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Researchers have created a simple game in which people identify a specific shape in a series of shapes. The game helped participants focus and reduced anxiety. Credit: Michigan State University
Researchers have created a simple game in which people identify a specific shape in a series of shapes. The game helped participants focus and reduced anxiety. Credit: Michigan State University

A ‘brain game’ that helps you overcome anxiety, focus better

Distractions are inevitable. At every turn, there’s something that is waiting to rob you off your ‘time’. But, what is a distraction? It can just be about anything. It cab be defined simply like a thing that prevents someone from concentrating on something else. Distractions are generally perceived as a negative influence — one that forces the person to lose focus on the job at hand, which in turn increases the chances of the doing something wrong.

Is there any way to overcome it?

Michigan State University researchers have come up with a ‘brain game’ that reduces anxiety by helping people focus better.

Anxiety has a direct influence on how much and frequently we get distracted. The equation is simple. The more the anxiety, the higher our sensitivity to distractions around us. Anxiety disorders are the most common mental illness in the United States, affecting 40 million adults, and the peak time for the disorders is ages 18-25.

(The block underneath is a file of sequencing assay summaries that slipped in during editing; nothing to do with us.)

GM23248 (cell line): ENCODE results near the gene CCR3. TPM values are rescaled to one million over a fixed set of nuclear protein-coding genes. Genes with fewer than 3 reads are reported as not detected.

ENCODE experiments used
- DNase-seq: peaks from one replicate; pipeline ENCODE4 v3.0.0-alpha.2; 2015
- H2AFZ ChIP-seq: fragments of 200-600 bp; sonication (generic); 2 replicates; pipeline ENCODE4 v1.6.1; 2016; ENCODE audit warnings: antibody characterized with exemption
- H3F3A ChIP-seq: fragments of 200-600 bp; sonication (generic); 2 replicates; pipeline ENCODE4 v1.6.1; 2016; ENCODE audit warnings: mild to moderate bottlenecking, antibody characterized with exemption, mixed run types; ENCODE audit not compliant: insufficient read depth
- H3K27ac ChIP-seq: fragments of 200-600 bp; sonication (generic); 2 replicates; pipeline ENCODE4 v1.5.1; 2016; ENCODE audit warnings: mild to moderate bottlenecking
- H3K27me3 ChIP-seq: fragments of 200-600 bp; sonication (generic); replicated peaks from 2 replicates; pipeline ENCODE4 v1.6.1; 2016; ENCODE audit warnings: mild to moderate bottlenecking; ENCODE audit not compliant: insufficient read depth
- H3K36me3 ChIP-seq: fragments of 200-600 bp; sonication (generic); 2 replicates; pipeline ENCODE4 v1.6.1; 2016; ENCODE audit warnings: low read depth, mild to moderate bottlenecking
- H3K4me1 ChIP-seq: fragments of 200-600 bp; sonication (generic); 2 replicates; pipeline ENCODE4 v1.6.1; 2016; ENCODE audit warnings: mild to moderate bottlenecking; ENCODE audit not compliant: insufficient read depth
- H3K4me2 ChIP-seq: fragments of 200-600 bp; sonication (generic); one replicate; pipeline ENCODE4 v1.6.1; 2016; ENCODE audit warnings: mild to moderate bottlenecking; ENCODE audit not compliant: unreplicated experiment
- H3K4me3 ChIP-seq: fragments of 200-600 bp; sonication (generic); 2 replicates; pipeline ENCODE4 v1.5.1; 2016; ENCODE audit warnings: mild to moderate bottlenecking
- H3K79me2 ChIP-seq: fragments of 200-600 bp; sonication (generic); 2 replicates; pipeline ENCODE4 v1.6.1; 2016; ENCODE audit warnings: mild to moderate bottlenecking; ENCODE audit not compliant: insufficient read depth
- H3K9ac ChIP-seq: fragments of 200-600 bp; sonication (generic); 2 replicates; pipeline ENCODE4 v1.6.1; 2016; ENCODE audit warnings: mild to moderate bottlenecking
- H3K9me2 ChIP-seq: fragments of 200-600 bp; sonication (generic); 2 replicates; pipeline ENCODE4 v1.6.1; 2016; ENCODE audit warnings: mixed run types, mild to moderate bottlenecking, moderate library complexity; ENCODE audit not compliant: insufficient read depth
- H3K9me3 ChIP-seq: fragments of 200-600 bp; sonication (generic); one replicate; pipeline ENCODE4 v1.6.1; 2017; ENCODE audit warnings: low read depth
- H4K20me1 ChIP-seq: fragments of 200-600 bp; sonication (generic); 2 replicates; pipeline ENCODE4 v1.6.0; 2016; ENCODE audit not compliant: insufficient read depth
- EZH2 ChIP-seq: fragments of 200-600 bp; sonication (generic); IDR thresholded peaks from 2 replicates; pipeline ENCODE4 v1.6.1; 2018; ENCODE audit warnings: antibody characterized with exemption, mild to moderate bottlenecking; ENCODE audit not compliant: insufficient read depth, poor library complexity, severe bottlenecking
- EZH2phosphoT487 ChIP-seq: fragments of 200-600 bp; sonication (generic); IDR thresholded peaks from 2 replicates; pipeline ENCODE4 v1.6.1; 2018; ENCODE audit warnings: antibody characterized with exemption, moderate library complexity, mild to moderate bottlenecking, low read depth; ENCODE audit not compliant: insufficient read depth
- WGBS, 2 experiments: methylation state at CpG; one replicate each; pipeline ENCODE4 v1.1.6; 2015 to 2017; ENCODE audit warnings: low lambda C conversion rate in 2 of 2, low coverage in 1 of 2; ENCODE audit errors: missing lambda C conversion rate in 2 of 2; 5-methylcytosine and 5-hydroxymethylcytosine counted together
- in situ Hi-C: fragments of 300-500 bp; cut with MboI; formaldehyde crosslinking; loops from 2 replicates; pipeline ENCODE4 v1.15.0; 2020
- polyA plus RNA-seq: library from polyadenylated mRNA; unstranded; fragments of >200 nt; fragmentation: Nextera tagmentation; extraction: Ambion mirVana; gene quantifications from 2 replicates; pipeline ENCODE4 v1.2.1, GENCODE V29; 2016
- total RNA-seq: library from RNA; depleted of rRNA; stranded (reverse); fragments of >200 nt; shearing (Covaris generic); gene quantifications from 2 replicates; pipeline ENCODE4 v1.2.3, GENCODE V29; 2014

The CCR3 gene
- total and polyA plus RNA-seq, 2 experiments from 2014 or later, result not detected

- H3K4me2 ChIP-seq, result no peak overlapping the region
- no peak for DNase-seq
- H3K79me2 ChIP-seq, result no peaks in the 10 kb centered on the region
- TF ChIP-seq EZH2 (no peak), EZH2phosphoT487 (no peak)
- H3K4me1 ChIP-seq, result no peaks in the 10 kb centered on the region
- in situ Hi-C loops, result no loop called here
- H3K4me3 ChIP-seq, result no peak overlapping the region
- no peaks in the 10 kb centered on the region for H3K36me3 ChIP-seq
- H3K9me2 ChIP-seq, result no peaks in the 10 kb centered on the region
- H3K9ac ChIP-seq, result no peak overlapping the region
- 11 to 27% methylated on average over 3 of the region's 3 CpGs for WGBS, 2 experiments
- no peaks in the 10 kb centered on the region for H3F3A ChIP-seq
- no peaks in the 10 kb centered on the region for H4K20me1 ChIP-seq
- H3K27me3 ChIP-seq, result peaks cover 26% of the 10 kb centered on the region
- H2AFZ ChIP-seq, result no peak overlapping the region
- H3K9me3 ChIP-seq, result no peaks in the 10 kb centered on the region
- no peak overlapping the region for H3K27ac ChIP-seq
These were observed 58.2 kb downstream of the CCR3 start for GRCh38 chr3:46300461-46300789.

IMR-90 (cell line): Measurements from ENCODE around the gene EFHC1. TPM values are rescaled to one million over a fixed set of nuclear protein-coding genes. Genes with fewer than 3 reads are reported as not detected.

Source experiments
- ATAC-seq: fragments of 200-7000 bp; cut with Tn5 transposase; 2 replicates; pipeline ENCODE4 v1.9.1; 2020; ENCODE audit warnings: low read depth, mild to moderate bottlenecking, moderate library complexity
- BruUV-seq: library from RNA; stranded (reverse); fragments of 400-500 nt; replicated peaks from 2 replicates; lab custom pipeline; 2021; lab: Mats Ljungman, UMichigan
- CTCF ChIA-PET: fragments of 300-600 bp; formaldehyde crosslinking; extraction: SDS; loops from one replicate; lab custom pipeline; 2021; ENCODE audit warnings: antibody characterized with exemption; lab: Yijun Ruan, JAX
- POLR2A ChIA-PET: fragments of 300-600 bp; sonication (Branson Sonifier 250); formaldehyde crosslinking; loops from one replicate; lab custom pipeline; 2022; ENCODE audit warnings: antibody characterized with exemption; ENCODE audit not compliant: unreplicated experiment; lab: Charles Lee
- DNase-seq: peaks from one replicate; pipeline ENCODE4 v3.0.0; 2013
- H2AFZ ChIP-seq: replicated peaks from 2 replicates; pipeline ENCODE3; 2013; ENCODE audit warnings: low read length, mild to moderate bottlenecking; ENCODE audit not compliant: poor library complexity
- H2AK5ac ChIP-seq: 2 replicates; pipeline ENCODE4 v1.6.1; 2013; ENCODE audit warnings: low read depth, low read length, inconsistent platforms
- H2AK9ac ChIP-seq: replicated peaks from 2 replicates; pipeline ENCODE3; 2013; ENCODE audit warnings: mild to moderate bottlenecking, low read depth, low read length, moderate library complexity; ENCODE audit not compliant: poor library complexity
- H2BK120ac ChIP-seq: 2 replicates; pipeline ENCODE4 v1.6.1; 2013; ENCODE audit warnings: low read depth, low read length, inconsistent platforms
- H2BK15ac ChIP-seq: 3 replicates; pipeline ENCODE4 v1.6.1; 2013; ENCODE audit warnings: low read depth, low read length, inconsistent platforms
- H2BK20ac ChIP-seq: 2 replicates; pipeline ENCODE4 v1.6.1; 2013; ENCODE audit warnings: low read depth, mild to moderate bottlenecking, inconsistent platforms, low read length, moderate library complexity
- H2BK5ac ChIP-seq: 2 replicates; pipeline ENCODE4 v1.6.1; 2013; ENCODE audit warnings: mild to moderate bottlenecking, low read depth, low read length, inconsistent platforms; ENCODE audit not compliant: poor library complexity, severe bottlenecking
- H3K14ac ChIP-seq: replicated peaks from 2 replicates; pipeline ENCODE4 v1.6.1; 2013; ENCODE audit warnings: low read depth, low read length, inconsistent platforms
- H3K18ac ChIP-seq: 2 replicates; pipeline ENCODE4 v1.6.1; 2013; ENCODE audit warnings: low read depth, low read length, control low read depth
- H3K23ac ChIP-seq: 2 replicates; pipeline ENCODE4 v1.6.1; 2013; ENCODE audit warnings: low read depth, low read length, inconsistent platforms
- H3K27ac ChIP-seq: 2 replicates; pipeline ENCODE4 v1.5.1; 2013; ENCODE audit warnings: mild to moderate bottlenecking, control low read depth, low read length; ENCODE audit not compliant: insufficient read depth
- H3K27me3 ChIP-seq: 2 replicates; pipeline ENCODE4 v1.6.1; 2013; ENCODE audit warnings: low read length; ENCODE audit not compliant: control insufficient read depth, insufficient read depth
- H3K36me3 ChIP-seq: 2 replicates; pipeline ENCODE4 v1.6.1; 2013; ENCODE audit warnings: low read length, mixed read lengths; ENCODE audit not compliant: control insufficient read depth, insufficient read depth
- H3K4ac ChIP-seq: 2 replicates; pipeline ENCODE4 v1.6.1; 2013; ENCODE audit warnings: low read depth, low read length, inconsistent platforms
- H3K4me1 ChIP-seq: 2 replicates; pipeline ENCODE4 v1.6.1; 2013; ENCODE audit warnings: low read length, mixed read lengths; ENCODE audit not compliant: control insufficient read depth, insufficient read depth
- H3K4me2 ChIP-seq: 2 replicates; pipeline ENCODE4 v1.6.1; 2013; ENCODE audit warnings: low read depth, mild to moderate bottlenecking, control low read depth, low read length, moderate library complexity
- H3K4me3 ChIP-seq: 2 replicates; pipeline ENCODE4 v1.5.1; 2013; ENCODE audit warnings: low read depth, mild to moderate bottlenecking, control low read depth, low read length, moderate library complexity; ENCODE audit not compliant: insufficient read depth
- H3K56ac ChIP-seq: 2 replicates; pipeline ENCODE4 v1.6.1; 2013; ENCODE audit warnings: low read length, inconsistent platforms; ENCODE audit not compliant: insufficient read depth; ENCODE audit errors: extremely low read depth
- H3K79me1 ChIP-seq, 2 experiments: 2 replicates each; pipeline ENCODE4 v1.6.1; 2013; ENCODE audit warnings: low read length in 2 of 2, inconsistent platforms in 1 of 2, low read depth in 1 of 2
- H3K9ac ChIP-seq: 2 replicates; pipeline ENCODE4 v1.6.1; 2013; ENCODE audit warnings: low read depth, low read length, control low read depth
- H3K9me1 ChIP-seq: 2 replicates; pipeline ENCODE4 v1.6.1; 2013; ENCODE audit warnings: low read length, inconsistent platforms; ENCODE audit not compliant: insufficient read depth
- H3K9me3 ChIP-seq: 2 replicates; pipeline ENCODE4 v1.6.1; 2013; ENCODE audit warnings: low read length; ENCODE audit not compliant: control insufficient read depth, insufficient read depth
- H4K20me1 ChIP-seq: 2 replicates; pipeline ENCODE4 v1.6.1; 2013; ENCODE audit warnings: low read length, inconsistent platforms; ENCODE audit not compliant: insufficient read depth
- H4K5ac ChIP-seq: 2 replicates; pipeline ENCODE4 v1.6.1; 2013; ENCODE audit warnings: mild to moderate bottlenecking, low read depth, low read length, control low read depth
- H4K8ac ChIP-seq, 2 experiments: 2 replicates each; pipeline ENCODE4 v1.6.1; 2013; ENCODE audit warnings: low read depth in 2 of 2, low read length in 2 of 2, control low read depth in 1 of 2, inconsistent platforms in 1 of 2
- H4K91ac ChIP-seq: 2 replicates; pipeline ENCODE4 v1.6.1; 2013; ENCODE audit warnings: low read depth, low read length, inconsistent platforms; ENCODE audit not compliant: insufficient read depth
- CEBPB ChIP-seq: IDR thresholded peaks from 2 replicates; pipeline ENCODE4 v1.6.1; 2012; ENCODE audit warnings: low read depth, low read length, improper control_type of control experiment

Anxiety disorder is a catchall term that encompasses everything from fear, panic, nervousness and worrying. Here’s a detailed look at anxiety disorder.

Now, back to the game.

In the study, participants with both low and high anxiety completed a focus task in which they identified a specific shape in a series of shapes (e.g., a red circle amid red squares, diamonds and triangles). Afterward they were given an exercise designed to distract them (by mixing in different colored shapes), but it didn’t.

The focus task, Jason Moser, had improved concentration and lessened anxiety for the anxious participants, in particular, even after the distraction exercise.

There are a plethora of “brain-training” games on the market, Prof. Moser noted, but they are highly controversial and offer no independent scientific proof they help sharpen focus, let alone reduce anxiety.

“There have been other studies of video game-type interventions for anxiety,” he added, “but none have used a specific and simple game that targets distraction.”

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